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omadawn
12-24-2008, 02:30 PM
I'm pretty new to the forums and I'm trying to be a good citizen and search around for answers before I ask questions however. Some of the stuff that I'm looking for that people say 'there is a lot of good info on .... in the forums search around' I am unable to locate. There are just too many posts that match things like '1/3 sugar break' and 'Nutrient addition schedule' (though I found that one.)

So I'm hoping that a thread with this title will help future mead newbees answer this question without having to slog through as many of the posts as I've been trying to slog through. Can someone post very specific directions on how to calculate the 1/3 (and any other needed) sugar break(s)?

I'm sure it has something to do with figuring out he FG which will lead to digging around for directions on how to do that but this info would make a good start and a compliment to some of the very good meadmaking for beginners posts I've read.

Oskaar
12-24-2008, 02:37 PM
I'm pretty new to the forums and I'm trying to be a good citizen and search around for answers before I ask questions however. Some of the stuff that I'm looking for that people say 'there is a lot of good info on .... in the forums search around' I am unable to locate. There are just too many posts that match things like '1/3 sugar break' and 'Nutrient addition schedule' (though I found that one.)

So I'm hoping that a thread with this title will help future mead newbees answer this question without having to slog through as many of the posts as I've been trying to slog through. Can someone post very specific directions on how to calculate the 1/3 (and any other needed) sugar break(s)?

I'm sure it has something to do with figuring out he FG which will lead to digging around for directions on how to do that but this info would make a good start and a compliment to some of the very good meadmaking for beginners posts I've read.

See here (http://www.gotmead.com/forum/showpost.php?p=81771&postcount=2) for 1/3 sugar break calculation.

Let me know if that answers your question.

Cheers, Oskaar

omadawn
12-24-2008, 02:52 PM
That answers it, thank you. Now I have to go look up how to calculate Brix but that's what I expected. ^_^

it says 'calculate 1/3 sugar reduction' no wonder it didn't come up in my search.

osluder
12-24-2008, 04:14 PM
See here (http://www.gotmead.com/forum/showpost.php?p=81771&postcount=2) for 1/3 sugar break calculation.

This method assumes true Brix, correct? How does one adjust for the high reading of a refractometer in the presence of alcohol? I have been using ProMash (http://www.promash.com/) to take the apparent Brix reading and convert it to SG. Unfortunately, it bottoms out at a SG of 1.00000 or an apparent attenuation of 100%. Sort of to be expected for a tool designed more for beermaking, I guess.

-- Olen

EBCornell
12-24-2008, 05:56 PM
There are just too many posts that match things like '1/3 sugar break' and 'Nutrient addition schedule' (though I found that one.)

I hear ya. The glossary is a great resource, as are the search feature and the NewBee Guide, but some things just haven't made it there yet. Sugar breaks and nutrients key among them. I know that every time I start a new batch I try to figure out exactly how to determine the end of the lag phase. Luckily for us there are so many patient and knowledgeable Mead Mentors here at GM.
Good luck!

Oskaar
12-24-2008, 07:01 PM
If you use advanced search and enter the keywords "sugar-break +calculate" and "pbakulic" as the author (take off the double-quotes), then click radio button next to "posts" in the "show results as" selection toward the bottom of the advanced search window there will be two posts. This thread and the one I found with the search keywords I used above. How did I know to do this? I went to the FAQ and read up on the search tool and then fiddeled with it until it worked, it took about 2 minutes out of my life.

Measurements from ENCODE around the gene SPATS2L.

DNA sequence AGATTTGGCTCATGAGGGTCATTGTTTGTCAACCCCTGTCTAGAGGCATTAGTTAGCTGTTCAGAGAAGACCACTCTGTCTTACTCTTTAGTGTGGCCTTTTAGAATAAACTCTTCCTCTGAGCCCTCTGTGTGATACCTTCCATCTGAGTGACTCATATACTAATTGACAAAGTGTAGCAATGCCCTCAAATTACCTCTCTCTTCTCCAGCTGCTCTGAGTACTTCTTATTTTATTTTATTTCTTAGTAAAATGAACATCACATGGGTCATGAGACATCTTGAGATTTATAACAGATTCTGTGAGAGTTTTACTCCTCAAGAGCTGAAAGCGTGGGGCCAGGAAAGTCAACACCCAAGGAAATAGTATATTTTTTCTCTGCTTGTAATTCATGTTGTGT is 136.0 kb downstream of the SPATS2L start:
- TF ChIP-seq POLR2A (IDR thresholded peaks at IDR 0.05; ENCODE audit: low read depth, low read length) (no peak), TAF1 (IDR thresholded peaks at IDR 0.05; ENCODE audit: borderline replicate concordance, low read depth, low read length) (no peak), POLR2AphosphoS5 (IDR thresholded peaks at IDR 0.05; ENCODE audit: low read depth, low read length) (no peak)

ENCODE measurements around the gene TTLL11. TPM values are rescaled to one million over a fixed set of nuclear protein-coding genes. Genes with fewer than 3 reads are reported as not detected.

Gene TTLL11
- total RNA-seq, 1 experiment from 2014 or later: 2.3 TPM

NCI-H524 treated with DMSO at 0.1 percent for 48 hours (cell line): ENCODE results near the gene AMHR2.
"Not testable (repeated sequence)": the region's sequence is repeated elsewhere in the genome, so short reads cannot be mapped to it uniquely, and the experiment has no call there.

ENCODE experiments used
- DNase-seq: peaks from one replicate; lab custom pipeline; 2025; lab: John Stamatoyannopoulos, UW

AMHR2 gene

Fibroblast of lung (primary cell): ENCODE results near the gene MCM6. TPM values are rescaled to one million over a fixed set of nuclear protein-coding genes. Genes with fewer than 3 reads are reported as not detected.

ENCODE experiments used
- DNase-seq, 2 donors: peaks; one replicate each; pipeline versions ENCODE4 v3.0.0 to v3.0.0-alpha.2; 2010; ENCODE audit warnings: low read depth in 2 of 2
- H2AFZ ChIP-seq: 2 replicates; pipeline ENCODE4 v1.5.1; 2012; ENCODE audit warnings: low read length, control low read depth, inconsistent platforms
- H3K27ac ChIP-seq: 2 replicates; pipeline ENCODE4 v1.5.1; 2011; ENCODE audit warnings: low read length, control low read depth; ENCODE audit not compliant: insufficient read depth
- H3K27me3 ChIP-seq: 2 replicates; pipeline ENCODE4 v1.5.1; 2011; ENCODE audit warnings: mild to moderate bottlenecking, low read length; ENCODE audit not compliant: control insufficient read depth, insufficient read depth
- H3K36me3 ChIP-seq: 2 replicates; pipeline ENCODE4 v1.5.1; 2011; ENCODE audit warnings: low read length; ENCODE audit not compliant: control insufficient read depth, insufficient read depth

Using a refractometer to measure the progress of the fermentation is ok, but not great in my opinion specifically because you have to adjust the readings. Any triple scale hydrometer (about 3.95 at your LHBS) will have gravity and brix. No need to convert if you read brix and gravity conveniently located on the hydrometer. If you only have a brix hydrometer, go to the Got Mead Mead Calculator, read the help file and plug in your brix, then convert it to gravity. It works in the other direction as well if your hydrometer only has specific gravity.

As Olen mentioned beer tools aren't very good at dealing with mead which is expected.

osluder
12-24-2008, 11:02 PM
If you use advanced search and enter the keywords "sugar-break +calculate" and "pbakulic" as the author (take off the double-quotes), then click radio button next to "posts" in the "show results as" selection toward the bottom of the advanced search window there will be two posts. This thread and the one I found with the search keywords I used above. How did I know to do this? I went to the FAQ and read up on the search tool and then fiddeled with it until it worked, it took about 2 minutes out of my life.

This goes to the point of a thread in the Suggestions forum about canned searches. For you it was two minutes, but for us NewBees who really don't know the jargon nor necessarily the key authors on which to search it would be entirely trial and error and may result in never finding the answer. Then we post asking what in hindsight was obvious and risk the scorn of the search trolls. ;D


Using a refractometer to measure the progress of the fermentation is ok, but not great in my opinion specifically because you have to adjust the readings. Any triple scale hydrometer (about 3.95 at your LHBS) will have gravity and brix. No need to convert if you read brix and gravity conveniently located on the hydrometer. If you only have a brix hydrometer, go to the Got Mead Mead Calculator, read the help file and plug in your brix, then convert it to gravity. It works in the other direction as well if your hydrometer only has specific gravity.